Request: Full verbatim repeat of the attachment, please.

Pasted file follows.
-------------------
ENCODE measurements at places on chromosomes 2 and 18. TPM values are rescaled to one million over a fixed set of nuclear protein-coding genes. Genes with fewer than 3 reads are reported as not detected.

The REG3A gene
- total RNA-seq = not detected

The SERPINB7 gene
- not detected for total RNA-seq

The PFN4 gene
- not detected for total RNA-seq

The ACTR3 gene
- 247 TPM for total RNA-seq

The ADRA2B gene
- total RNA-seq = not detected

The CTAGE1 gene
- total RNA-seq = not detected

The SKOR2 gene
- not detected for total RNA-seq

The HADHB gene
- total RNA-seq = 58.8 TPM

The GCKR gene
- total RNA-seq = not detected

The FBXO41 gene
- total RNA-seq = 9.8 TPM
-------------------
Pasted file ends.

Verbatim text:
ENCODE measurements at places on chromosomes 2 and 18. TPM values are rescaled to one million over a fixed set of nuclear protein-coding genes. Genes with fewer than 3 reads are reported as not detected.

The REG3A gene
- total RNA-seq = not detected

The SERPINB7 gene
- not detected for total RNA-seq

The PFN4 gene
- not detected for total RNA-seq

The ACTR3 gene
- 247 TPM for total RNA-seq

The ADRA2B gene
- total RNA-seq = not detected

The CTAGE1 gene
- total RNA-seq = not detected

The SKOR2 gene
- not detected for total RNA-seq

The HADHB gene
- total RNA-seq = 58.8 TPM

The GCKR gene
- total RNA-seq = not detected

The FBXO41 gene
- total RNA-seq = 9.8 TPM